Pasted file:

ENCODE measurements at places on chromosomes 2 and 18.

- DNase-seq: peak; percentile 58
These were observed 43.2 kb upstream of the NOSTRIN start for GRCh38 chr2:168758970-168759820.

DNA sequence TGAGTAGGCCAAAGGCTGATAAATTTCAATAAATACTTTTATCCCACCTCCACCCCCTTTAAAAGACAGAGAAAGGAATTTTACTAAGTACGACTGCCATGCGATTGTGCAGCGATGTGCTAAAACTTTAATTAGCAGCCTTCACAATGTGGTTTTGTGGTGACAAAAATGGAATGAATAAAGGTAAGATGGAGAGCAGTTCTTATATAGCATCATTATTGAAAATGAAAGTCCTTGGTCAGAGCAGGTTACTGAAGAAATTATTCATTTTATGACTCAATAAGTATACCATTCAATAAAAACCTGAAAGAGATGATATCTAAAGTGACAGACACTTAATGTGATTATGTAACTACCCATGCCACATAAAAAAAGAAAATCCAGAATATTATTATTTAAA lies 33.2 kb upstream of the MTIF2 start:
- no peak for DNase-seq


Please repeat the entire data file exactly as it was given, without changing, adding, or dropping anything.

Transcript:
ENCODE measurements at places on chromosomes 2 and 18.

- DNase-seq: peak; percentile 58
These were observed 43.2 kb upstream of the NOSTRIN start for GRCh38 chr2:168758970-168759820.

DNA sequence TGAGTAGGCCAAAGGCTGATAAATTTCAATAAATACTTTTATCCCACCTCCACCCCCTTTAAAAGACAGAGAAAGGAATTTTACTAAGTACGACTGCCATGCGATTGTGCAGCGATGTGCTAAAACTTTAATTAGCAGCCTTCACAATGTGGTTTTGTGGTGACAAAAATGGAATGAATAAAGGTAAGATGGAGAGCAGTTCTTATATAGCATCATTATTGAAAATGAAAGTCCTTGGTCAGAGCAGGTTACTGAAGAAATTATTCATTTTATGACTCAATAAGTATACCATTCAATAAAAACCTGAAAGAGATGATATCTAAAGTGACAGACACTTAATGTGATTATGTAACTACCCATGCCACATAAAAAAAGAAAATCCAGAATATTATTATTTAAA lies 33.2 kb upstream of the MTIF2 start:
- no peak for DNase-seq